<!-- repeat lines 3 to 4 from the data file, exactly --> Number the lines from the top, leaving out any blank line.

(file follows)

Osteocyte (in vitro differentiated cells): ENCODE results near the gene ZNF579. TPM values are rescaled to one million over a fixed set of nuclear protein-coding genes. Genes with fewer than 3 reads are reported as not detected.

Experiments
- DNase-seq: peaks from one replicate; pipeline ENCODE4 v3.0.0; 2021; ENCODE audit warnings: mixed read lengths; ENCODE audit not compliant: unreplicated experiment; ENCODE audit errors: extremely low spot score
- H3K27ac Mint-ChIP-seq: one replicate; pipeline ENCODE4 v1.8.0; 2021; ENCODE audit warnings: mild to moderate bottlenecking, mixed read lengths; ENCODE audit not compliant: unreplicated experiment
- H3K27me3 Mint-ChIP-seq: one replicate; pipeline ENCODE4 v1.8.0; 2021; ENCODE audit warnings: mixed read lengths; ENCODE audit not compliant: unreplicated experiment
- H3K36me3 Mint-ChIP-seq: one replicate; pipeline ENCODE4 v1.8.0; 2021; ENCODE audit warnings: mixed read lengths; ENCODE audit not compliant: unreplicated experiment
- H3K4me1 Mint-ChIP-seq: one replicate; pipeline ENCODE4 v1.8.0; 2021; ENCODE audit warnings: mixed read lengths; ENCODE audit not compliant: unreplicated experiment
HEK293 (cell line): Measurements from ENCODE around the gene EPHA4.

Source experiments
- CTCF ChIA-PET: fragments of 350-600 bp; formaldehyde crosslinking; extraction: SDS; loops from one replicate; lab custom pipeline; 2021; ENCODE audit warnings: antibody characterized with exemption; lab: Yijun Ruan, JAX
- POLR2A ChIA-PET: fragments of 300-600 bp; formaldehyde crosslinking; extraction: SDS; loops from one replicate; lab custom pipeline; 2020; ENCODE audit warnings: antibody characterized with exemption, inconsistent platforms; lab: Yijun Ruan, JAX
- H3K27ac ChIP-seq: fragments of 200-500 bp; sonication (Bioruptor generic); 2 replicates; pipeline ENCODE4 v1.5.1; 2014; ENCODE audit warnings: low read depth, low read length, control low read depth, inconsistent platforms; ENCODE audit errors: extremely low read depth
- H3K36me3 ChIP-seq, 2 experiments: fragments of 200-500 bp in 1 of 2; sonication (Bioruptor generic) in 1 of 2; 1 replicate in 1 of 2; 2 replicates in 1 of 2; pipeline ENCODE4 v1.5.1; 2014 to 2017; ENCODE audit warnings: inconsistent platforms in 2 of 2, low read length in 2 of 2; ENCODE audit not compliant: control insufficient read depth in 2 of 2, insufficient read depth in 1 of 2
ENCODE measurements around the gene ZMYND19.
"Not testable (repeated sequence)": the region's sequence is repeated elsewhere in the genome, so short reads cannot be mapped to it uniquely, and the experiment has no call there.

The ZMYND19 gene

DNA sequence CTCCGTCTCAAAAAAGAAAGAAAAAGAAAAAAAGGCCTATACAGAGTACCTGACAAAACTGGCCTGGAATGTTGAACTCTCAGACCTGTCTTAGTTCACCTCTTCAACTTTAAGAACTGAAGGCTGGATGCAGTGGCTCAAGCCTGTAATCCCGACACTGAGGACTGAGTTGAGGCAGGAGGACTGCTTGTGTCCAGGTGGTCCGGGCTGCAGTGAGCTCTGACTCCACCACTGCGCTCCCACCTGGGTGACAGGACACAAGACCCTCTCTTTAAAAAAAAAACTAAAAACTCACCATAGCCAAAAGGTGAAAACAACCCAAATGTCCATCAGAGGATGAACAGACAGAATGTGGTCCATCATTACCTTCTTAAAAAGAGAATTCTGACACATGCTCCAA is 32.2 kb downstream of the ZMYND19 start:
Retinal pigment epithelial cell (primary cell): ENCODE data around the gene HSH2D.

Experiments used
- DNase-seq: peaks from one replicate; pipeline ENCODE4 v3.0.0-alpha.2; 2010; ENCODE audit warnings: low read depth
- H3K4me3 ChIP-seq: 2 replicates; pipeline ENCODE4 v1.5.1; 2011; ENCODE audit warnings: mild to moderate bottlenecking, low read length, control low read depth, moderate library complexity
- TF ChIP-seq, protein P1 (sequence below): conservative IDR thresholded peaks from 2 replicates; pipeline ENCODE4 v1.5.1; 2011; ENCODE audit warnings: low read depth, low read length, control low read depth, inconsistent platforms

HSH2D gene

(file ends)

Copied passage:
- DNase-seq: peaks from one replicate; pipeline ENCODE4 v3.0.0; 2021; ENCODE audit warnings: mixed read lengths; ENCODE audit not compliant: unreplicated experiment; ENCODE audit errors: extremely low spot score
- H3K27ac Mint-ChIP-seq: one replicate; pipeline ENCODE4 v1.8.0; 2021; ENCODE audit warnings: mild to moderate bottlenecking, mixed read lengths; ENCODE audit not compliant: unreplicated experiment